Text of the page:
Even so, if a farmer who has 10 quarters walks into Good’s office and tells him their 45-year-old child doesn’t own any land, he gets “grumpy.”
“What have we taught our sons and daughters is the most important thing in life? Owning land, but we won’t give it to them. It’s pretty frustrating.”
So Good has come up with a strategy that will allow farmers to transfer land to their farming child, while retaining some control and without burning up their capital gains exemption.
“If I sell my land to them for what they can afford to pay for it, it’s not much,” said Good.
“In Red Deer, it’s 40 per cent of fair market value divided by 20 years at no interest. That’s the number — it’s two times cash rent. That’s all they can afford to pay.”
In the past, parents might sell a quarter section at fair market value to their child, claim the capital gains deduction, and then not call the money in. Good describes that as: “I’ve burnt my exemption up, with no benefit.”
Instead, farmers should consider creating a life estate for themselves and a remainderman interest for their farming children, which allows the parents to keep control of and make income off the land even though the children own it.
“It allows the younger generation to do estate planning, but doesn’t take away what you guys want as parents, which is income and control,” said Good.
“I believe it’s a really neat mechanism for me to move ownership because I’m worried about the rollover rules, but still control the land.”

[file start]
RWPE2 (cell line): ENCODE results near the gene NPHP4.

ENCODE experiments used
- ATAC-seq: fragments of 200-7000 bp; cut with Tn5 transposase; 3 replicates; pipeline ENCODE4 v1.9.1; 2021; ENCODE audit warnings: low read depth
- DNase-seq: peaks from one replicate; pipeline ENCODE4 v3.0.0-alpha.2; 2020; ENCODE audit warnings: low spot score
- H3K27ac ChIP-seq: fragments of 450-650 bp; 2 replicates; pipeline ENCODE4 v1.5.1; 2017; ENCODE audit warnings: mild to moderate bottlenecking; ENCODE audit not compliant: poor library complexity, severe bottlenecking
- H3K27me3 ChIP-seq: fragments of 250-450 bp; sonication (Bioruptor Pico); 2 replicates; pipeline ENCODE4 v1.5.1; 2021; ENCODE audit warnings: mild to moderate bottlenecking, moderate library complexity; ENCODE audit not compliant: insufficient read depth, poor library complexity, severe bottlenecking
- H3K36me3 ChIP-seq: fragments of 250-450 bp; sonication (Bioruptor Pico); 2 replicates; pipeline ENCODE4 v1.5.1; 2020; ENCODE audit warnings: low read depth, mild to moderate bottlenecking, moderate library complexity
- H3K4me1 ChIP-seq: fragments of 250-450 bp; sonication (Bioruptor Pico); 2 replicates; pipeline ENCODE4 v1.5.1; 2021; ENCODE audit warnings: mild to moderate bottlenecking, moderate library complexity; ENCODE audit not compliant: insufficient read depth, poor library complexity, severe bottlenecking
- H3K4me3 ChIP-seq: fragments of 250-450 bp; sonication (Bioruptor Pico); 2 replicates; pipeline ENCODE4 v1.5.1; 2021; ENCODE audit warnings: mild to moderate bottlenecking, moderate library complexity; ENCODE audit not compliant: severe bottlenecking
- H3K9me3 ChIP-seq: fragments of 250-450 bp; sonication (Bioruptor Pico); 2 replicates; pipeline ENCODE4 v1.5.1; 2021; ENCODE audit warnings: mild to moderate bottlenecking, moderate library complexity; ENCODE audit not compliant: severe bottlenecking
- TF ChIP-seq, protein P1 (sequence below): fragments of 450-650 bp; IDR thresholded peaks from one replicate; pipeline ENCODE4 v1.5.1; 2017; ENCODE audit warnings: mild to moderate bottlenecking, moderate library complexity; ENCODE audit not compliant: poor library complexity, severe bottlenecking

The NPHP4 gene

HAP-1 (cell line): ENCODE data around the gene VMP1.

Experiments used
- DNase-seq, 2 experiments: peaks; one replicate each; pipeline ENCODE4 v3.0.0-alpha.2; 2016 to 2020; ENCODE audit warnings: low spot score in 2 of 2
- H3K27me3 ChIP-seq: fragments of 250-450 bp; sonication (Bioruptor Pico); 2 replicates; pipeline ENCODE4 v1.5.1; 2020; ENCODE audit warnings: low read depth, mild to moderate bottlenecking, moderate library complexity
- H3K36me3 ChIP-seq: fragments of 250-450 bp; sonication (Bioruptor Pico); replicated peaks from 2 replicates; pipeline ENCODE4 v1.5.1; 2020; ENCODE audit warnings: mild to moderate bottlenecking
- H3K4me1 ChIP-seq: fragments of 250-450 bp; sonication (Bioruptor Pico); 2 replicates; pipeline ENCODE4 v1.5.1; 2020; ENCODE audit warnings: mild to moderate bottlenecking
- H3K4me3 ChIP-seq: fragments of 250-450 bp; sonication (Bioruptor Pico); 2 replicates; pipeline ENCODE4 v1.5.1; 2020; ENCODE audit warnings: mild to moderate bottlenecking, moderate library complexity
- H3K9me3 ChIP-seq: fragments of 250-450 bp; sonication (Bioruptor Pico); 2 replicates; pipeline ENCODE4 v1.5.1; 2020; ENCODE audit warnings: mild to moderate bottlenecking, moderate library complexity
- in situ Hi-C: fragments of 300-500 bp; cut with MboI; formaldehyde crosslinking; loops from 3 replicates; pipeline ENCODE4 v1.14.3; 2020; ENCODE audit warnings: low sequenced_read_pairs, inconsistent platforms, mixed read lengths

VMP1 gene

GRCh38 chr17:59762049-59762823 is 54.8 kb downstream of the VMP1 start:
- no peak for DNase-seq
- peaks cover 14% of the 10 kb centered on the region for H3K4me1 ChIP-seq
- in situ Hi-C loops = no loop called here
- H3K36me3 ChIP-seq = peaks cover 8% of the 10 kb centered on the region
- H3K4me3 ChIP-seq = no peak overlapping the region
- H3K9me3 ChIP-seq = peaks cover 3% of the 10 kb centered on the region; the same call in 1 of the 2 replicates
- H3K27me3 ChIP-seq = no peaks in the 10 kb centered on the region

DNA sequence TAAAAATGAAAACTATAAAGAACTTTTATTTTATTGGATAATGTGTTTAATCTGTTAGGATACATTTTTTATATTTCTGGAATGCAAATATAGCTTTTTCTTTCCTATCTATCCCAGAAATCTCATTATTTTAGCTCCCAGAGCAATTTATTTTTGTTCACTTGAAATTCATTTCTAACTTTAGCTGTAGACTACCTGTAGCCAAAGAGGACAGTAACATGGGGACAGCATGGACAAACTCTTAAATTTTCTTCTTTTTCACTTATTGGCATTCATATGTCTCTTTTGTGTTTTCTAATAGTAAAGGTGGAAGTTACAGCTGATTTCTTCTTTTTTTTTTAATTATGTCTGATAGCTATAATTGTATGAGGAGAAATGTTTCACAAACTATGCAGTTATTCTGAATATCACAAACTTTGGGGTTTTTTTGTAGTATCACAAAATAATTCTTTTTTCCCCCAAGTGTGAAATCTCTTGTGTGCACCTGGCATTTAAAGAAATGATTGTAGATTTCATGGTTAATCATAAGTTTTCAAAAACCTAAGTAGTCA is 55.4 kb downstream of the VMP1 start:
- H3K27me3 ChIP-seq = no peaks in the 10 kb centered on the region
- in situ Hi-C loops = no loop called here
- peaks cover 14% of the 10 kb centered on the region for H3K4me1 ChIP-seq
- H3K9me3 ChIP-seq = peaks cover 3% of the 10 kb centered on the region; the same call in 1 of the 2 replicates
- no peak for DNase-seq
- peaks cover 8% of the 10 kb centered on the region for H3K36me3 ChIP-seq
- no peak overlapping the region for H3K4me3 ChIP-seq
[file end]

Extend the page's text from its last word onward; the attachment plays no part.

In property law, a remainderman is someone who is entitled to inherit property upon the termination of the owner’s life estate, which is the ownership of a piece of land until a person’s death. This effectively creates co-ownership of the land, where the life estate holder holds the right of access to the land and can draw income from it.
They do that not by charging rent for the land (which is taxable), but rather by selling the remainderman interest to their child over a period of time interest free, and then taking that money as a return of capital on a remainderman interest (which is tax free).
The remainderman actually owns the land and is granted access to it by the life estate holder. Upon the life estate holder’s death, the life estate expires. The remainderman simply needs to provide the death certificate to the land titles office, and the life estate holder is taken off the land title.
This gives the parents control and income during their lifetime, gives the child ownership of some land, and allows planning to be done now before any changes come to the tax rules.
“It’s a great idea tax-wise, but it’s even more important to see the next generation owning something,” said Good.
But it’s not for every quarter, he added.
“This is bare land I’m talking about, not home quarters,” said Good. “But I want you to look at it for maybe one or two quarters if you want to do some of this land transfer but still control the land.
“It’s very complicated, so talk to your lawyers about this. It’s powerful stuff.”